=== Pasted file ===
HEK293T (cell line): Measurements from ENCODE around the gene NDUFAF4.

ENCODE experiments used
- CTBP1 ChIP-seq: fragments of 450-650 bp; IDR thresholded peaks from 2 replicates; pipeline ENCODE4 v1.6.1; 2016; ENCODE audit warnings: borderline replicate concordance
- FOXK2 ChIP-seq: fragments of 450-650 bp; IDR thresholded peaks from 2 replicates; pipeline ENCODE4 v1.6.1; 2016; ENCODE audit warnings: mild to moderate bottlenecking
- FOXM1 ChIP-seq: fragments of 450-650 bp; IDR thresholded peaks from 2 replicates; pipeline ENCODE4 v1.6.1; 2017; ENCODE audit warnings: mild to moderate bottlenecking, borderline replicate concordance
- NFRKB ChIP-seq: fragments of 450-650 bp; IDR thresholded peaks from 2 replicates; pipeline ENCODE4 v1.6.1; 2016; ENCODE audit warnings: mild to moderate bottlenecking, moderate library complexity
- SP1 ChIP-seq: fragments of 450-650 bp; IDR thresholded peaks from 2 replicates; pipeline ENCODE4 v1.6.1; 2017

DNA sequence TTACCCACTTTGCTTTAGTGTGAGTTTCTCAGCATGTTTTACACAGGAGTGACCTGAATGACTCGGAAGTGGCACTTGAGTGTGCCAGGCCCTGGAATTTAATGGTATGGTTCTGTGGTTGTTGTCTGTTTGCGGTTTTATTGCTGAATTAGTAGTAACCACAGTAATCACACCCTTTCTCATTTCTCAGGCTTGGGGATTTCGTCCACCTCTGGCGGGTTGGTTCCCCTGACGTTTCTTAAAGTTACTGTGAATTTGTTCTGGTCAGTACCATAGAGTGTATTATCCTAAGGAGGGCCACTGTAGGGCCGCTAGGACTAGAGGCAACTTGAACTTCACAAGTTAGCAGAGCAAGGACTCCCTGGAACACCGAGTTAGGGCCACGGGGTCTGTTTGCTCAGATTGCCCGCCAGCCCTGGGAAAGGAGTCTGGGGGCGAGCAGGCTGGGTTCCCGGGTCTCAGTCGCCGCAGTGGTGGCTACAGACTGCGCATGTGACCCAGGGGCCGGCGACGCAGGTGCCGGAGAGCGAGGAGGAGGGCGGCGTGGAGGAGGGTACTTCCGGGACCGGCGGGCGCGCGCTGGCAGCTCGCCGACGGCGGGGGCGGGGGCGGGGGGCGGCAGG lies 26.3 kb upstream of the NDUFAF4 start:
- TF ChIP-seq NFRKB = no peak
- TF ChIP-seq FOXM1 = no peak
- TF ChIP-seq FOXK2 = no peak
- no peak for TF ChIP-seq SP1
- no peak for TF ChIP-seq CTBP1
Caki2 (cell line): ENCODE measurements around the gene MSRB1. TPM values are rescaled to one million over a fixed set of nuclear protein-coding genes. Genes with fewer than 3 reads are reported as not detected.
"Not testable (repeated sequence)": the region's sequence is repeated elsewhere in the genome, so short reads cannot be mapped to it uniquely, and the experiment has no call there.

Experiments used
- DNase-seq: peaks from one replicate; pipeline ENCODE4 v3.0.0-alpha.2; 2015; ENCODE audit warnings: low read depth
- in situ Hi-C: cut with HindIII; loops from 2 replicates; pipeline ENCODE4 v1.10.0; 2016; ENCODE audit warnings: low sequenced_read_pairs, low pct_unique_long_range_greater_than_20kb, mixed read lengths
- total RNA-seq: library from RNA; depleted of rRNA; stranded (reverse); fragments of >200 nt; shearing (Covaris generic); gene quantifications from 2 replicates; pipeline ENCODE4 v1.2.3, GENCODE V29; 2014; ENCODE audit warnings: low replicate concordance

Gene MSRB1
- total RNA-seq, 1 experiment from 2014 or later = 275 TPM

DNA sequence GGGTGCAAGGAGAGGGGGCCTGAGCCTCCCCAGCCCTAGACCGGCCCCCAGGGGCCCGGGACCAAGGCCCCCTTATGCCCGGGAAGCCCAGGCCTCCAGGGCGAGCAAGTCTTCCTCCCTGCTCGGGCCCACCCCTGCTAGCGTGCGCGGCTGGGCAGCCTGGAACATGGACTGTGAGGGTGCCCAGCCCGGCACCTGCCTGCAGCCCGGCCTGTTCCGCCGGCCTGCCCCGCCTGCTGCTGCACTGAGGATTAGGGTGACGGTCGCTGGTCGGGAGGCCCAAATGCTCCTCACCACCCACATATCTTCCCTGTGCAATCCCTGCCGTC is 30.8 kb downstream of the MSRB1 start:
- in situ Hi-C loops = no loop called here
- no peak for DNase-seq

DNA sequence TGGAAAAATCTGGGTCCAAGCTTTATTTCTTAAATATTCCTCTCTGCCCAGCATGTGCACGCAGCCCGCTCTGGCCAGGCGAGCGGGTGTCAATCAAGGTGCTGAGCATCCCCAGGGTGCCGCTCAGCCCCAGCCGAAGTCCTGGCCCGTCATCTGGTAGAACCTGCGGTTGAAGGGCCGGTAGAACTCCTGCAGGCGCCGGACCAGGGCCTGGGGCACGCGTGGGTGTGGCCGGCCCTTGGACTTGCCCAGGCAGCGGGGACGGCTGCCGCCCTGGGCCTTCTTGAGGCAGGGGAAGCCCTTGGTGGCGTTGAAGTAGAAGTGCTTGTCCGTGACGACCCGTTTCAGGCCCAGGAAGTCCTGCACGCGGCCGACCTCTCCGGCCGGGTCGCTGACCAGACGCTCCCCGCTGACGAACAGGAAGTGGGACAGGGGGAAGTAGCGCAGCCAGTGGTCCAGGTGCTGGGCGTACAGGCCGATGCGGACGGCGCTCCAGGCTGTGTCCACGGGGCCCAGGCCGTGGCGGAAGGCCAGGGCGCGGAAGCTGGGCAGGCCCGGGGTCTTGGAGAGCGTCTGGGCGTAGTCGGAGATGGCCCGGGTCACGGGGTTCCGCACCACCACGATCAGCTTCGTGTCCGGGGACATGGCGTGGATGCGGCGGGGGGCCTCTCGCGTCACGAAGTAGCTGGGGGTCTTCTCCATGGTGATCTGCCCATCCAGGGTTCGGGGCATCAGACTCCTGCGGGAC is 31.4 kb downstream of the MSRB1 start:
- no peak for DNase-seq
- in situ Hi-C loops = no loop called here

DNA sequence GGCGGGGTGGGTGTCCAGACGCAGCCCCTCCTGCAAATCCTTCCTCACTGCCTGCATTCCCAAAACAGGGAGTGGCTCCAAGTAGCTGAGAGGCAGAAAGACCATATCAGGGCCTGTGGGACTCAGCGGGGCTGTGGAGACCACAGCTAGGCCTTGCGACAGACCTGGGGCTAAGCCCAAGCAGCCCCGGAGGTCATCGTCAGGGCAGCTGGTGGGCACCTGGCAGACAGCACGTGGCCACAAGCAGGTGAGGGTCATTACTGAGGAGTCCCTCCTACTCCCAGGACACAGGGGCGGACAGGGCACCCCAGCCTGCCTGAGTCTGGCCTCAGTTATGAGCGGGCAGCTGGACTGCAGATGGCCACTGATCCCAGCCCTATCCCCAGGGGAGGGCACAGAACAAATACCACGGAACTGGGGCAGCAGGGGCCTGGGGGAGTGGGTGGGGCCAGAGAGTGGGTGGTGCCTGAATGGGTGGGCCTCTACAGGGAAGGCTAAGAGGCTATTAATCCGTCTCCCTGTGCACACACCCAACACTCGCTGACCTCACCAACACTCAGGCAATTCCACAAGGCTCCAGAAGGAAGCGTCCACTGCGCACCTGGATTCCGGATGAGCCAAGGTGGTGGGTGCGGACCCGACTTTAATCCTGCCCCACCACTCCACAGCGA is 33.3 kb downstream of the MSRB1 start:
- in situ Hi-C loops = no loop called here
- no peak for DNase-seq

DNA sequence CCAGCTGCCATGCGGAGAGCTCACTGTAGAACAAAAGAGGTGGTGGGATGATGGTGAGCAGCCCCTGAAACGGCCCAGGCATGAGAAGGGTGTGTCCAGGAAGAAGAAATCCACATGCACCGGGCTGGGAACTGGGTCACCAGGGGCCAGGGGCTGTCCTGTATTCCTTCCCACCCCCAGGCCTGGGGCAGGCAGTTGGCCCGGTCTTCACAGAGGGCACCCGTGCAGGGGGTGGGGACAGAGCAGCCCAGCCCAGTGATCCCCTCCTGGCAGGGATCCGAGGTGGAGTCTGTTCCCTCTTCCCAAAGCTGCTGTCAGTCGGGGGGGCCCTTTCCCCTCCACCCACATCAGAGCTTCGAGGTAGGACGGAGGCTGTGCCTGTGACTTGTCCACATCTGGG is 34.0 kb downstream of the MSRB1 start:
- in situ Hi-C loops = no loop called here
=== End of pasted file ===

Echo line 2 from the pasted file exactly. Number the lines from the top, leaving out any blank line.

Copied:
ENCODE experiments used